Left untreated, it can lead to a coma and even death. To prevent hypoglycemia and its dangerous side effects, it's crucial to monitor your glucose levels and treat low blood sugar as soon as you become aware of it. And pay attention to these telltale signs of dipping blood sugar levels to make sure yours stays under control:

    Ravenous hunger:
     If you've already eaten but still aren't satisfied, or if you suddenly, inexplicably feel as if you're starving, your body is signaling that it needs more glucose — preferably 15 grams from a carbohydrate-rich food source. Two tablespoons of raisins, 4 ounces of fruit juice, and hard candy (see package to determine how many to consume) are all good sources.
    Feelings of anxiety:
     When glucose levels fall too low, your body tells the adrenal glands to release the hormone ephinephrine (also called adrenaline), which signals the liver to make more sugar. The excess ephinephrine creates an "adrenaline rush," which can make you feel anxious.
    Restless nights:
     Nocturnal hypoglycemia, which is very common, can cause a number of sleep disturbances. Symptoms include night sweats, nightmares, episodes of waking suddenly and crying out, and feelings of unrest and confusion upon waking. A snack before bed can reduce the frequency and severity of sleep disturbances.
    Shakes and tremors. The central nervous system starts to malfunction when glucose levels are off balance. As a result, it releases catecholamines: chemicals that encourage glucose production and also produce these symptoms.
    Emotional instability:
     Mood swings and sudden emotional episodes not typical of your normal behavior are among the neurological symptoms of hypoglycemia, including irrational outbursts, random or hysterical crying, uncontrollable anger, and a strong desire to be left alone. Mild mood changes that may not be as severe, such as general irritability or becoming easily annoyed, can also be a signal that your blood sugar may be dropping.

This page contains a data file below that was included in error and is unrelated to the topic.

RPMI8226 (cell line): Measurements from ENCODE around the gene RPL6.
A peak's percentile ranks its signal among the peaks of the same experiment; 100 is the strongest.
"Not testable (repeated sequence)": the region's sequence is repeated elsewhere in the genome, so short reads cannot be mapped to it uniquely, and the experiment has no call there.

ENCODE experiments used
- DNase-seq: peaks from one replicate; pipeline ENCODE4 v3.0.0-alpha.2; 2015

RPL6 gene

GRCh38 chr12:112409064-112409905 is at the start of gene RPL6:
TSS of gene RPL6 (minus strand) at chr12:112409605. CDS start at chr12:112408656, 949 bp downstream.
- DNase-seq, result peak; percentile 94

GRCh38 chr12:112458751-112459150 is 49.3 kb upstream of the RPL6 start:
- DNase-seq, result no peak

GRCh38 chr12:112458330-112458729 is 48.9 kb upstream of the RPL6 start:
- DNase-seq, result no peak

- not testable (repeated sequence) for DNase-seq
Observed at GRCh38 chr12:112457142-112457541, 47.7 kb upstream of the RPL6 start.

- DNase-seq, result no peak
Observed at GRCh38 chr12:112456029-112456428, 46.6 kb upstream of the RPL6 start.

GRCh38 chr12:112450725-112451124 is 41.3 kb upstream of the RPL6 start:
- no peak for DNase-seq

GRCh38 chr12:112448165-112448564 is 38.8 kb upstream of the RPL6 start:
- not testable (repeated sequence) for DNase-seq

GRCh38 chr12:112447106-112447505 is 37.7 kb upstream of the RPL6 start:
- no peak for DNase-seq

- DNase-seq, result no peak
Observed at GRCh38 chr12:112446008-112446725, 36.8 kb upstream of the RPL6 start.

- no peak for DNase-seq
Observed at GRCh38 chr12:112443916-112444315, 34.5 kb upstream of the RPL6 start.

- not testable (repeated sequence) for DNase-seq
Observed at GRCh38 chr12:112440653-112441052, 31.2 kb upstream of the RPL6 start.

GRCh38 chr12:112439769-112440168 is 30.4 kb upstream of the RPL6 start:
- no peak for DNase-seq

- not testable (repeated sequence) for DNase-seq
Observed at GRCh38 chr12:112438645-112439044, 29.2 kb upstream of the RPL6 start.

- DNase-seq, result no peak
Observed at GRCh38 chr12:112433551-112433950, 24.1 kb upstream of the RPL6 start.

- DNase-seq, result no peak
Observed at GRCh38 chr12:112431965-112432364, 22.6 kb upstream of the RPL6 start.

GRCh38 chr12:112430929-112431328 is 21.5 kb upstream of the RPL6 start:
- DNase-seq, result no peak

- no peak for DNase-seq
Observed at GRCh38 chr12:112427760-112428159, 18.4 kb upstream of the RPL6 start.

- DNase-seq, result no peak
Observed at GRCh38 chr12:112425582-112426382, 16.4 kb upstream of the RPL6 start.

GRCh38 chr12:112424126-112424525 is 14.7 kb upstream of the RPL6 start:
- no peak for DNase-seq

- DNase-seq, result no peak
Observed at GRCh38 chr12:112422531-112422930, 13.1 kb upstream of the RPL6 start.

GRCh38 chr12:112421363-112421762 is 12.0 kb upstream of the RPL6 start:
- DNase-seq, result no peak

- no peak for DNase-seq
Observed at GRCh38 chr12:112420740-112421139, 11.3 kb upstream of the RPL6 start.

This symptom is controlled by the autonomic nervous system (the part of the central nervous system that governs the skin, among other things) and is usually one of the first signs of hypoglycemia. The excessive perspiration comes on without warning, regardless of how warm or cold the external temperature may be.
    Dizziness and light-headedness:
     If you experience these common symptoms of hypoglycemia, heed them and treat the hypoglycemia quickly. Dropping blood sugar levels can also cause you to faint, so if you feel yourself start to swoon, sit or lie down immediately to avoid injuring yourself.
    Wandering thoughts:
     Because the brain is especially sensitive to a drop in glucose, you may experience a sense of confusion and an inability to concentrate on one thing at a time.
    Vision problems:
     If your vision suddenly becomes blurry or you see double, a drop in blood sugar may be to blame.
    Slurred speech:
     Your sugar-starved brain may not allow you to detect a change in how you sound, but others will notice a difference. To someone else, you may sound as though you've had a few too many cocktails — even though you haven't touched a drop.

    Saturday, July 2, 2016

    Food Funnies

    Thanksgiving humor:

    And if you can't have ice-cream
    have a few laughs.
    That works too